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Cancer Metastasis Rev. 2010 Dec;29(4):655-76. doi: 10.1007/s10555-010-9253-0.

DNA methylation or histone modification status in metastasis and angiogenesis-related genes: a new hypothesis on usage of DNMT inhibitors and S-adenosylmethionine for genome stability.

Author information

1
Health Sciences Research Centre, Faculty of Medicine, Akdeniz University, 07070 Antalya, Turkey. msahin@akdeniz.edu.tr

Abstract

Metastasis is a leading cause of mortality and morbidity in cancer. This process needs angiogenesis. The biology underlying cancer, metastasis, and angiogenesis has been investigated so as to determine the therapeutic targets. Invasive and metastatic cancer cells have undergone numerous genetic and epigenetic changes, manifested by cytoskeletal changes, loss of adhesion, and expression of proteolytic enzymes that degrade the basement membrane. Additionally, in endothelial cells, some epigenetic modifications occur during the formation of angiogenesis. Researchers have used some methylation inhibitors, histone deacetylase inhibitors, or methylating agents (such as S-adenosylmethionine, SAM) against cancer and angiogenesis. Although they are effective to beat these diseases, each one results in differentiation or changes in genome structure. We review epigenetically modified genes related with angiogenesis and metastasis in cancer and endothelial cells, and suggest a new proposal. This hypothesis has discussed the importance of the usage of DNA methylation inhibitors together with SAM to prevent tumor progression and genome instability or changes resulting in additional diseases.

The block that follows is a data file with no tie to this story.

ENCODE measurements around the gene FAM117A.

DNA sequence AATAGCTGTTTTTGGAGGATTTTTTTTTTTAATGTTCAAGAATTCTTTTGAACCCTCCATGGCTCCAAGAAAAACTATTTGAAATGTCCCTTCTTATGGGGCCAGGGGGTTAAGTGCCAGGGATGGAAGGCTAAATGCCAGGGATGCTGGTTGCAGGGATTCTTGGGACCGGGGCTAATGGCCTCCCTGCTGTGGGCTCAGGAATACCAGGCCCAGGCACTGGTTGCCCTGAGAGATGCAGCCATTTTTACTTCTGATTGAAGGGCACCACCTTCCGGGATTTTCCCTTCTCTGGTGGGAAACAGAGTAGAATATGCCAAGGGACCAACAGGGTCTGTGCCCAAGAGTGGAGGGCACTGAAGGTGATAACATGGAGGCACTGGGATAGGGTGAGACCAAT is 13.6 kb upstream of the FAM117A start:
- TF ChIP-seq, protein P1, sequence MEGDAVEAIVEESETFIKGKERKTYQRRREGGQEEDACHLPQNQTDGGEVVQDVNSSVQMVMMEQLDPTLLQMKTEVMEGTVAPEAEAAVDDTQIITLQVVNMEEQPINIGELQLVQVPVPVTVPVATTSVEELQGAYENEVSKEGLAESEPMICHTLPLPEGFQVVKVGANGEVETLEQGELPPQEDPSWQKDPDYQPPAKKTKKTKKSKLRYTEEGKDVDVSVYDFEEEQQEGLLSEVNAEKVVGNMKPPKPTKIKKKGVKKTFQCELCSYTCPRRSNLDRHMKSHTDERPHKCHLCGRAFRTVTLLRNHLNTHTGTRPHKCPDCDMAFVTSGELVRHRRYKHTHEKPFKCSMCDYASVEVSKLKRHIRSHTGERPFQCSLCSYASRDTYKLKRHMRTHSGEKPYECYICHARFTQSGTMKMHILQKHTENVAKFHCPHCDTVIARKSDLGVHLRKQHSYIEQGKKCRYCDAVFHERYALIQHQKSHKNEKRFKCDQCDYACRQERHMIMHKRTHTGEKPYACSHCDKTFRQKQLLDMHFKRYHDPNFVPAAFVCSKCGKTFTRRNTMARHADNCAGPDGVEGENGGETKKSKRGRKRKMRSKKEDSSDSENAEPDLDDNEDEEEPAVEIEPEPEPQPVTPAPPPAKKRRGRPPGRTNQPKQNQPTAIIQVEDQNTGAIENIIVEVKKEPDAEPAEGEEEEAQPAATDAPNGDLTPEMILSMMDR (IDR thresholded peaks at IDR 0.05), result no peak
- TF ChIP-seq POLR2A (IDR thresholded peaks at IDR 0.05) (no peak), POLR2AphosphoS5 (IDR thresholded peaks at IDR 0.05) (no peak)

PMID:
20821252
DOI:
10.1007/s10555-010-9253-0
[Indexed for MEDLINE]

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